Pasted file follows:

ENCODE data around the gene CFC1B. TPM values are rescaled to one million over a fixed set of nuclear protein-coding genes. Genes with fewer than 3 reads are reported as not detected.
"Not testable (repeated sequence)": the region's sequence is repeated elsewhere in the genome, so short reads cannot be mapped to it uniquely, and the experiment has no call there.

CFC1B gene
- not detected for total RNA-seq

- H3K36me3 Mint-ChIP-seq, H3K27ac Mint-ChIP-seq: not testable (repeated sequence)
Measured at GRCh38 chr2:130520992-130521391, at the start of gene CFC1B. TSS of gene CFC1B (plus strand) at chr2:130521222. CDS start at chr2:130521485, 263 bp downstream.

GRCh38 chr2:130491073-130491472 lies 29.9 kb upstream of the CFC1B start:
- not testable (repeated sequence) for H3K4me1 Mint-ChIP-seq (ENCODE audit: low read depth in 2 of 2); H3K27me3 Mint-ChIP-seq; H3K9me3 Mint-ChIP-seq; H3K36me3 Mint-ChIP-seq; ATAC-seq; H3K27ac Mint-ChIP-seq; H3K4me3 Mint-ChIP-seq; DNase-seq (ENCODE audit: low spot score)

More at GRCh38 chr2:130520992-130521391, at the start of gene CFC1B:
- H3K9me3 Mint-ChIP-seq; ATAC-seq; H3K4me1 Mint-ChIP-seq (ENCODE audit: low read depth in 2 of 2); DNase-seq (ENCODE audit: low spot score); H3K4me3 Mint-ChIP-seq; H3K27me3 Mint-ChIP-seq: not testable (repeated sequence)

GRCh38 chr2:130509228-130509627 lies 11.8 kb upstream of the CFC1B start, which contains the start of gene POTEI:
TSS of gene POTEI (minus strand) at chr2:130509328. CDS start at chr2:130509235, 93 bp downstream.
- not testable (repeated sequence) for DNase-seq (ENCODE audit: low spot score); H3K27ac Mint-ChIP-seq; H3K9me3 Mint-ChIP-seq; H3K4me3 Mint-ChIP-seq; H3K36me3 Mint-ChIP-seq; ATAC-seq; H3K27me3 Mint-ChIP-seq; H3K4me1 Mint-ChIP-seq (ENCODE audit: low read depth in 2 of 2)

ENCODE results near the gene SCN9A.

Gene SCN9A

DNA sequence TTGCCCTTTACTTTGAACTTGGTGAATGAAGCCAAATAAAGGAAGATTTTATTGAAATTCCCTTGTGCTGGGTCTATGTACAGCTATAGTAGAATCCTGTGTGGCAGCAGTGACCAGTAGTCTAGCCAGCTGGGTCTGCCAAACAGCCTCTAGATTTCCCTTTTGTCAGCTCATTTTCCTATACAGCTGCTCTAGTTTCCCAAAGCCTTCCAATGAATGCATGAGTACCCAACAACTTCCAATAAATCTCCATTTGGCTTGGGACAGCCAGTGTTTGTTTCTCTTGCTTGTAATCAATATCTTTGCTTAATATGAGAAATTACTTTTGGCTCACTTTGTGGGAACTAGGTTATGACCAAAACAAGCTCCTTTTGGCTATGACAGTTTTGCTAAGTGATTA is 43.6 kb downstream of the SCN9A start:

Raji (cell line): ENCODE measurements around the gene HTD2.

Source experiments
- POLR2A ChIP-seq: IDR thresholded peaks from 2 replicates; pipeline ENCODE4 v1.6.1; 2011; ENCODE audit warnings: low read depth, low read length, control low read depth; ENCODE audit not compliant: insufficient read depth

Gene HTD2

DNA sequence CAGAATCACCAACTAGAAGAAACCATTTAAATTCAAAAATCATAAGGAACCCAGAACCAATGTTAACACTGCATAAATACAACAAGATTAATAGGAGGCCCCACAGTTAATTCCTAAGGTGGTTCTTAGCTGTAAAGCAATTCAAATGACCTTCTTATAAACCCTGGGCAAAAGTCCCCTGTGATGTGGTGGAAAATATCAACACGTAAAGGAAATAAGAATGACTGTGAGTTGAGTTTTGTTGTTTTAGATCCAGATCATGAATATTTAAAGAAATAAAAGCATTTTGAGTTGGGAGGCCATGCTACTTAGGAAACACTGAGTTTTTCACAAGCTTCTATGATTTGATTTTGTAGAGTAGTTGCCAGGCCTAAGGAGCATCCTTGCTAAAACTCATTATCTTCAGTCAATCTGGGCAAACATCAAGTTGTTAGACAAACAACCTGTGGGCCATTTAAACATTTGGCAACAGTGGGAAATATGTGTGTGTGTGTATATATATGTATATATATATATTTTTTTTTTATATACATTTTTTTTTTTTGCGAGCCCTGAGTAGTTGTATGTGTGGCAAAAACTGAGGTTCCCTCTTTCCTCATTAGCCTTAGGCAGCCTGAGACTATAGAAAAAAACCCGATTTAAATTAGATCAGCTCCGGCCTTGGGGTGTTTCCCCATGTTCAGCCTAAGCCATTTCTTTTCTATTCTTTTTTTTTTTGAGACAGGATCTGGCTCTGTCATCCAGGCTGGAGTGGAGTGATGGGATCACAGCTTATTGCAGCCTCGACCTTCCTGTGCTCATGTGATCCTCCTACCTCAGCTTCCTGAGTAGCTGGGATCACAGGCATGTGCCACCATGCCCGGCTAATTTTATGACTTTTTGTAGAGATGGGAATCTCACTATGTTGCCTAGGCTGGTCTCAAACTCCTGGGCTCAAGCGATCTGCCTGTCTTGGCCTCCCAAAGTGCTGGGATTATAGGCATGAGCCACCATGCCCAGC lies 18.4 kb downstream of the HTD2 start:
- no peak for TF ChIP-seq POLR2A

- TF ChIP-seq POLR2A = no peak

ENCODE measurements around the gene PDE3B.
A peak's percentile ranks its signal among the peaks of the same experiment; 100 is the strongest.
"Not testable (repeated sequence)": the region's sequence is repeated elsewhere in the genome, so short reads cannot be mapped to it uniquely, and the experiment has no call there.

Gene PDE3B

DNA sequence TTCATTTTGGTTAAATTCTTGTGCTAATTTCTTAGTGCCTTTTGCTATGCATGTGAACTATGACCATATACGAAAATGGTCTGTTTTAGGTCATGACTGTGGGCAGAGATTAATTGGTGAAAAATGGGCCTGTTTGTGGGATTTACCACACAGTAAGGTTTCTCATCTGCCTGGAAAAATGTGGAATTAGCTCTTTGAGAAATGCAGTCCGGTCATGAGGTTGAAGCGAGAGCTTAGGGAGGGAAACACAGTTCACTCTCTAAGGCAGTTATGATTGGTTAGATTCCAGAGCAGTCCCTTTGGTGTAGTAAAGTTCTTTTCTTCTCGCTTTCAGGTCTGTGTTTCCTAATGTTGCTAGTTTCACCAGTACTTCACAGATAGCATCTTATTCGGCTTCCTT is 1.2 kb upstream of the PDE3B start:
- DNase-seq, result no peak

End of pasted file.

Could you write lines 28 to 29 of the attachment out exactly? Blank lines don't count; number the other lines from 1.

DNA sequence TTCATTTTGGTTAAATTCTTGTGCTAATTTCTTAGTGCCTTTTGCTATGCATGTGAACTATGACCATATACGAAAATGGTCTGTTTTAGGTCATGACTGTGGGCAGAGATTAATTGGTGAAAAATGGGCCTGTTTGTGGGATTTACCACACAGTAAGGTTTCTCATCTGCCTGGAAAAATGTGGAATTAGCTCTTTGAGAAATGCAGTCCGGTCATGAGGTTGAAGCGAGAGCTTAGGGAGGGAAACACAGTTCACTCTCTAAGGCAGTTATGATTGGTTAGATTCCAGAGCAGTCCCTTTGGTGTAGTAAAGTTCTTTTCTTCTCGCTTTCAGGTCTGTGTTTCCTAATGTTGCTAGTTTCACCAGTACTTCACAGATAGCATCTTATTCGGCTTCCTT is 1.2 kb upstream of the PDE3B start:
- DNase-seq, result no peak